Perhaps what we have here is the Irish Meatloaf.
Garth Cartwright 2009
Duke Special – Peter Wilson to his wife and children – is a Belfast-based singer-songwriter who enjoys a good deal of popularity in his native Ireland without yet having quite won over an international audience. This album (his third) was released in his homeland last year, but now it's crossed the Irish sea in search of approval from UK audiences. It's a close run thing as to whether his blend of oddball pop will find a place in our hearts.
Wilson sings and plays piano and incorporates a strong sense of vaudeville into his material – the vaudeville element comes through in a jaunty sense of music making, a willingness to play up the absurd and goofy, choruses that encourage audience singalongs and a very visual and quite ridiculous quality to it. All of which is good – the last thing the world needs is another po-faced singer-songwriter – and Duke Special conveys a real sense of entertainment across this CD.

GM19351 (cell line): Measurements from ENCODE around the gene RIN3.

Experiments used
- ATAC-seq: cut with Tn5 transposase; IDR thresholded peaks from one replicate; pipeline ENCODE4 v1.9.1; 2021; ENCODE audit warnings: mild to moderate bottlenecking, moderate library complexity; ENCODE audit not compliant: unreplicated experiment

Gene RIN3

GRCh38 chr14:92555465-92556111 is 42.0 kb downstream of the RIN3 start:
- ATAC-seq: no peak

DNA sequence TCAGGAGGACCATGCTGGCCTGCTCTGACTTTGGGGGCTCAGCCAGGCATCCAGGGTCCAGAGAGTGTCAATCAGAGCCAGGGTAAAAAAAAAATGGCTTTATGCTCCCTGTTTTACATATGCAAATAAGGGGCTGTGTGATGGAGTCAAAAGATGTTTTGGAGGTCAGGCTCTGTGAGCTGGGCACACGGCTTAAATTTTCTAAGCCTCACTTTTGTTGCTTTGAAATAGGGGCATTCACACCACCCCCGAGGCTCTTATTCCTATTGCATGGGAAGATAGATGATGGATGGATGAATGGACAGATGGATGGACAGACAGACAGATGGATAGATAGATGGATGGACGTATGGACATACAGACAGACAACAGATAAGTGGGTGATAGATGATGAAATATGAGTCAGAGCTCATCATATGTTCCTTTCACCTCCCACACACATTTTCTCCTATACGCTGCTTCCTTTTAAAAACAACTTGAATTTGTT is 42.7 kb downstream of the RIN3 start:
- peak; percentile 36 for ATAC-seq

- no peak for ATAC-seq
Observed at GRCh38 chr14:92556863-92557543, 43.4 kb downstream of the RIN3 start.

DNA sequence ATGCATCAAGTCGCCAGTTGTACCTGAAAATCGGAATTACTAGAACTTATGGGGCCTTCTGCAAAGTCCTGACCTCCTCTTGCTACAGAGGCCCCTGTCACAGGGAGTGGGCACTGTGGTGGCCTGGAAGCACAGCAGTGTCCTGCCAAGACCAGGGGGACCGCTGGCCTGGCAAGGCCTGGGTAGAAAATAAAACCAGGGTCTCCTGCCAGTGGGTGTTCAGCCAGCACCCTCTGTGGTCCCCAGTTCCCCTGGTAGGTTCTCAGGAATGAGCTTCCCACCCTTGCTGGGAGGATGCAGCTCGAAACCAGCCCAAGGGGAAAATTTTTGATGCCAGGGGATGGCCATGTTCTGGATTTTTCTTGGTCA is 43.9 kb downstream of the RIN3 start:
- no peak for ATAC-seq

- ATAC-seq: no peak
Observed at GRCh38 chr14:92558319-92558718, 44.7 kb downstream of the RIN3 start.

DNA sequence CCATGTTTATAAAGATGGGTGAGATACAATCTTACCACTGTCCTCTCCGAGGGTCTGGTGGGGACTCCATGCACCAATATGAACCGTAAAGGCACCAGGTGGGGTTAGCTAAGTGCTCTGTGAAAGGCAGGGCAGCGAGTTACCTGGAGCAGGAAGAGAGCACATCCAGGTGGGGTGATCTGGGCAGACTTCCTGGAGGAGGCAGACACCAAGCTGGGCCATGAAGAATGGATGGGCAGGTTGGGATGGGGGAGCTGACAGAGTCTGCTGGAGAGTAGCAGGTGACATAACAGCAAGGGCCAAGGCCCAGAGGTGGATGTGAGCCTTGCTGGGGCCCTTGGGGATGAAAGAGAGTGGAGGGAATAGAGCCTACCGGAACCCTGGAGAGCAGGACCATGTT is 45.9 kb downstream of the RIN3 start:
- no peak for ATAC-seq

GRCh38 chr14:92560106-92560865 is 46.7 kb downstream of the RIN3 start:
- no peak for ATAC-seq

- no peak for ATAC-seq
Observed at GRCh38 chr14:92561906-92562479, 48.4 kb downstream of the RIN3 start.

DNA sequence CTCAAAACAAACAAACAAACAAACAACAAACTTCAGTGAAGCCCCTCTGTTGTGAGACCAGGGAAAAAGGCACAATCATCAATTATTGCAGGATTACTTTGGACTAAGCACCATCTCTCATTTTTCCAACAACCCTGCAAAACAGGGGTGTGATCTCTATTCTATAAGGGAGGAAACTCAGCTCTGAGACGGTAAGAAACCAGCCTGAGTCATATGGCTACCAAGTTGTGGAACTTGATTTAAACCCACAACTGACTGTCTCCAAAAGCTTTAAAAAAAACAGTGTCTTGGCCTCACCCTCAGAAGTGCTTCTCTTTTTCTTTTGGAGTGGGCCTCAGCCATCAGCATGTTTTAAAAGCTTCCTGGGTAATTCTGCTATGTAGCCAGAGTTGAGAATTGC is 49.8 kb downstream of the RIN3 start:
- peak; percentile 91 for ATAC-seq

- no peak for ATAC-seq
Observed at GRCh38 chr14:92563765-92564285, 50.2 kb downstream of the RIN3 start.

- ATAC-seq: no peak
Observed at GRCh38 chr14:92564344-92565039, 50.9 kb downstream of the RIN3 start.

But . . . but who is this album aimed at? Several listens don’t suggest Duke Special is very certain himself. There's the influence of Rufus Wainwright – the archness and camp playfulness – yet Wainwright is a much more distinctive talent. And while Duke Special can create a big, rolling chorus (actually, many of the songs appear to consist of little other than big, rolling choruses) that does not make for much more than a pub singalong. The more personal songs – such as Why Does Anybody Love? – recall Elton John's 1980s work. Yet they lack the voice, melodic gift and lyrical tautness of the best Elton material. This is big statement stuff but there's not yet enough concentration in the craft to guarantee the hits that he so obviously craves.
Duke Special’s an odd one; mainstream yet offbeat. Perhaps what we have here is the Irish Meatloaf.